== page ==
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Acad Emerg Med. 2004 Apr;11(4):329-34.

Preparing for chemical terrorism: stability of injectable atropine sulfate.

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NYC Poison Control Center, New York, NY, USA.



A massive nerve agent attack may rapidly deplete in-date supplies of atropine. The authors considered using atropine beyond its labeled shelf life. The objective was to determine the stability of premixed injectable atropine sulfate samples with different expiration dates.


This was an in-vitro study using gas chromatography and mass spectrometry (GC/MS). Four atropine solutions (labeled concentration of 400 microg/mL) ranging from in date to 12 years beyond expiration (exp) and an additional sample of atropine sulfate (labeled concentration of 2,000 microg/mL) obtained from a World War II era autoinjector were assayed for atropine stability. Standards of atropine sulfate and tropine were prepared and quantified by GC/MS. Study samples were prepared by adding a buffer solution to free the base, extracting with an isopropanol/methylene chloride mixture and followed by evaporating the organic layer to dryness. Pentafluoropropionic anhydride and pentafluoropropanol were then added as derivatization reagents. Study samples were heated, the derivitization reagents were evaporated, and the remaining compound was reconstituted in ethyl acetate for injection into the GC/MS.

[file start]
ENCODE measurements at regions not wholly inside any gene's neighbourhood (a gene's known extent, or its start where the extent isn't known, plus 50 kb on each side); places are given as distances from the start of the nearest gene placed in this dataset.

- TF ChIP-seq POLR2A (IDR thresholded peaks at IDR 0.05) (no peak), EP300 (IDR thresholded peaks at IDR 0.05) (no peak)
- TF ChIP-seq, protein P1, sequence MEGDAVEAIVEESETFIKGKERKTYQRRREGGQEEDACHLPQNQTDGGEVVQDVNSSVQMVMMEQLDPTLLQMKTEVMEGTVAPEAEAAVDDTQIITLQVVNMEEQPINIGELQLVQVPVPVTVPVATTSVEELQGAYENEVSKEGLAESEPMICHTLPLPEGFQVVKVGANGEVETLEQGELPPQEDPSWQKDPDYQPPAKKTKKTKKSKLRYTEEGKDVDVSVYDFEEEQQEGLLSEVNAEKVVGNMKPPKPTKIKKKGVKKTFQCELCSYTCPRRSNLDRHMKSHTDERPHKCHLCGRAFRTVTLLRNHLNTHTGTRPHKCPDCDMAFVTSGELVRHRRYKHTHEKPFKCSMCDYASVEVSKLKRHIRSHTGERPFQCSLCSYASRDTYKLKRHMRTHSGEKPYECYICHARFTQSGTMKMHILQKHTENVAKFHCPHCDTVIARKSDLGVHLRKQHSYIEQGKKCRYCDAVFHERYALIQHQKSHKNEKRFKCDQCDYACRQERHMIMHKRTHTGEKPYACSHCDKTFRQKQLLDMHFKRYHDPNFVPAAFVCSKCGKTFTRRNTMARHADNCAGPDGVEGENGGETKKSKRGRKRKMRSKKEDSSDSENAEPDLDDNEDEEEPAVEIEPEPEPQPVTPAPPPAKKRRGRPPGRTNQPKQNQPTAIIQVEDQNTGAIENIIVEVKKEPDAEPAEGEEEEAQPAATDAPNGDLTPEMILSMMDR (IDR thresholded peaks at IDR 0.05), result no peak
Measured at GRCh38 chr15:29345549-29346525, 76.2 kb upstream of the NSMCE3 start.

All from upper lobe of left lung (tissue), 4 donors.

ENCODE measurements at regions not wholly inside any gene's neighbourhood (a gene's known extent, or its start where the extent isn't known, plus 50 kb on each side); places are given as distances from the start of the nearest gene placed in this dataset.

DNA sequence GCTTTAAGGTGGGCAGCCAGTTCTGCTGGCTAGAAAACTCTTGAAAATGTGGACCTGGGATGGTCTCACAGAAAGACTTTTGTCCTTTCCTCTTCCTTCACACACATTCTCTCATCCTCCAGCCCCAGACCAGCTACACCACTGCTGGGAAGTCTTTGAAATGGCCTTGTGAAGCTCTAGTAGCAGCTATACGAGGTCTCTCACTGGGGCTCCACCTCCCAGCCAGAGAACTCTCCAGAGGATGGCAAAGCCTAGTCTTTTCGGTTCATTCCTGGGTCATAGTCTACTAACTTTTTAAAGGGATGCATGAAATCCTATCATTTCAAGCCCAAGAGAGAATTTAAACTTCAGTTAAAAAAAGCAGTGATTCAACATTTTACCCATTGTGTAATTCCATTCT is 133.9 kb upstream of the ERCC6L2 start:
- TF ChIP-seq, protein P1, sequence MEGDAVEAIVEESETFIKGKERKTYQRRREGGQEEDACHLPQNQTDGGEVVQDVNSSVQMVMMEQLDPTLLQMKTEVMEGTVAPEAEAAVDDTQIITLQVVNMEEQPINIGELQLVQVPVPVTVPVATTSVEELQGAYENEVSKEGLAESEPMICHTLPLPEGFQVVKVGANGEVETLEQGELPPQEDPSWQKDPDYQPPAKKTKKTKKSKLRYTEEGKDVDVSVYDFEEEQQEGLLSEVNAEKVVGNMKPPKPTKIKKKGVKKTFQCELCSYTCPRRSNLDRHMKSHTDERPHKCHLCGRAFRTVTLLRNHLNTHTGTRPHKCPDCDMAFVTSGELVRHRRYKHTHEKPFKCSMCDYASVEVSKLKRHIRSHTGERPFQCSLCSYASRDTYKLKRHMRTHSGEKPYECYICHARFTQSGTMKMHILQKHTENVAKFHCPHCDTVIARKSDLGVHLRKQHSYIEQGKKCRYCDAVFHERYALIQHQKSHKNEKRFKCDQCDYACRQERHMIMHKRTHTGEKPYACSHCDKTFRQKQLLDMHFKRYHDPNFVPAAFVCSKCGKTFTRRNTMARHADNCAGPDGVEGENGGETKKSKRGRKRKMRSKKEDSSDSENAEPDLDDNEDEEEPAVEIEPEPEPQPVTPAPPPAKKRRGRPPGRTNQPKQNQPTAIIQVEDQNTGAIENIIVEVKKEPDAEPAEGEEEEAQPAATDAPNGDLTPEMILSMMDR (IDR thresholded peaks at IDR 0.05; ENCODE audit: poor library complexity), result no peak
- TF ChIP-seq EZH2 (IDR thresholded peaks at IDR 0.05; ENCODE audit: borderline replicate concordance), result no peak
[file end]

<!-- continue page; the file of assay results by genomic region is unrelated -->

All solutions were clear and colorless. Atropine concentrations were as follows: in date, 252 microg/mL; 2001 exp, 290 microg/mL; 1999 exp, 314 microg/mL; 1990 exp, 398 microg/mL; and WW II specimen, 1,475 microg/mL. Tropine was found in concentrations of <10 microg/mL in all study samples.


Significant amounts of atropine were found in all study samples. All samples remained clear and colorless, and no substantial amount of tropine was found in any study sample. Further testing is needed to determine clinical effect.

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